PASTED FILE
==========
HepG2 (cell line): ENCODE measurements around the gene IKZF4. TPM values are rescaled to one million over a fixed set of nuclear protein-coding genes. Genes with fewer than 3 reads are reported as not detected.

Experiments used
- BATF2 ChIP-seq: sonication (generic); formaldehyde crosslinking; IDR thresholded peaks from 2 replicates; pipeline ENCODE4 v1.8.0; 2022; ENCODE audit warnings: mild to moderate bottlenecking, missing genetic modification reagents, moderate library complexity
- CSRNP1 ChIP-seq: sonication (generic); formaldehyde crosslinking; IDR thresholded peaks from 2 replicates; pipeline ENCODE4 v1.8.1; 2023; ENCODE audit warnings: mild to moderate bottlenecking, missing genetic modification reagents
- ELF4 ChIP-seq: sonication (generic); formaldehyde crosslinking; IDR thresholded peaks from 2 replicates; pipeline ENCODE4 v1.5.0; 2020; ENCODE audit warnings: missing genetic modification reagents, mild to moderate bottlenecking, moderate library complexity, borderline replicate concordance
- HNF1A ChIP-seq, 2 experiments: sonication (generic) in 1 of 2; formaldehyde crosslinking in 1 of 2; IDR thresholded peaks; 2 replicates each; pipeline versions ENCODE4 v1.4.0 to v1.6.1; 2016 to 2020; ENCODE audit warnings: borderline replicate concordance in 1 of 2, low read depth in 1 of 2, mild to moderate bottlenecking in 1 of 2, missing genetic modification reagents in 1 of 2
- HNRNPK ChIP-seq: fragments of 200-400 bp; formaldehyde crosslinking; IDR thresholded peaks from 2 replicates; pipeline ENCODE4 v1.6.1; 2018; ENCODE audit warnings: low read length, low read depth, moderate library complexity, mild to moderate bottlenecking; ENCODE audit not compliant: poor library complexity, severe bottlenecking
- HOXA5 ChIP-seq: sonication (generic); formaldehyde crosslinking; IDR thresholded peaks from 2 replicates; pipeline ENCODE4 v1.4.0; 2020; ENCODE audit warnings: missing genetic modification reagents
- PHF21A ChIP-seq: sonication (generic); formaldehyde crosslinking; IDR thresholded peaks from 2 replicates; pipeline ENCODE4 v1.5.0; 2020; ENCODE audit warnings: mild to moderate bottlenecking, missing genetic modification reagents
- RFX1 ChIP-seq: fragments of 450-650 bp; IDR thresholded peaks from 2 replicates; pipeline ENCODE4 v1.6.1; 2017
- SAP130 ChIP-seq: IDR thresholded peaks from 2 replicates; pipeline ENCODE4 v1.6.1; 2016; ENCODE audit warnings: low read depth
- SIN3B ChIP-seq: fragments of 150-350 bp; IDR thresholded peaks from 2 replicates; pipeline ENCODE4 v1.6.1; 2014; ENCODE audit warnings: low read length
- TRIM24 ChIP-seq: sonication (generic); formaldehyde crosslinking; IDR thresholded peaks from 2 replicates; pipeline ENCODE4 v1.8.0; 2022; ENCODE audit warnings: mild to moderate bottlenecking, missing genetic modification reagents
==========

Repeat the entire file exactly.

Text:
HepG2 (cell line): ENCODE measurements around the gene IKZF4. TPM values are rescaled to one million over a fixed set of nuclear protein-coding genes. Genes with fewer than 3 reads are reported as not detected.

Experiments used
- BATF2 ChIP-seq: sonication (generic); formaldehyde crosslinking; IDR thresholded peaks from 2 replicates; pipeline ENCODE4 v1.8.0; 2022; ENCODE audit warnings: mild to moderate bottlenecking, missing genetic modification reagents, moderate library complexity
- CSRNP1 ChIP-seq: sonication (generic); formaldehyde crosslinking; IDR thresholded peaks from 2 replicates; pipeline ENCODE4 v1.8.1; 2023; ENCODE audit warnings: mild to moderate bottlenecking, missing genetic modification reagents
- ELF4 ChIP-seq: sonication (generic); formaldehyde crosslinking; IDR thresholded peaks from 2 replicates; pipeline ENCODE4 v1.5.0; 2020; ENCODE audit warnings: missing genetic modification reagents, mild to moderate bottlenecking, moderate library complexity, borderline replicate concordance
- HNF1A ChIP-seq, 2 experiments: sonication (generic) in 1 of 2; formaldehyde crosslinking in 1 of 2; IDR thresholded peaks; 2 replicates each; pipeline versions ENCODE4 v1.4.0 to v1.6.1; 2016 to 2020; ENCODE audit warnings: borderline replicate concordance in 1 of 2, low read depth in 1 of 2, mild to moderate bottlenecking in 1 of 2, missing genetic modification reagents in 1 of 2
- HNRNPK ChIP-seq: fragments of 200-400 bp; formaldehyde crosslinking; IDR thresholded peaks from 2 replicates; pipeline ENCODE4 v1.6.1; 2018; ENCODE audit warnings: low read length, low read depth, moderate library complexity, mild to moderate bottlenecking; ENCODE audit not compliant: poor library complexity, severe bottlenecking
- HOXA5 ChIP-seq: sonication (generic); formaldehyde crosslinking; IDR thresholded peaks from 2 replicates; pipeline ENCODE4 v1.4.0; 2020; ENCODE audit warnings: missing genetic modification reagents
- PHF21A ChIP-seq: sonication (generic); formaldehyde crosslinking; IDR thresholded peaks from 2 replicates; pipeline ENCODE4 v1.5.0; 2020; ENCODE audit warnings: mild to moderate bottlenecking, missing genetic modification reagents
- RFX1 ChIP-seq: fragments of 450-650 bp; IDR thresholded peaks from 2 replicates; pipeline ENCODE4 v1.6.1; 2017
- SAP130 ChIP-seq: IDR thresholded peaks from 2 replicates; pipeline ENCODE4 v1.6.1; 2016; ENCODE audit warnings: low read depth
- SIN3B ChIP-seq: fragments of 150-350 bp; IDR thresholded peaks from 2 replicates; pipeline ENCODE4 v1.6.1; 2014; ENCODE audit warnings: low read length
- TRIM24 ChIP-seq: sonication (generic); formaldehyde crosslinking; IDR thresholded peaks from 2 replicates; pipeline ENCODE4 v1.8.0; 2022; ENCODE audit warnings: mild to moderate bottlenecking, missing genetic modification reagents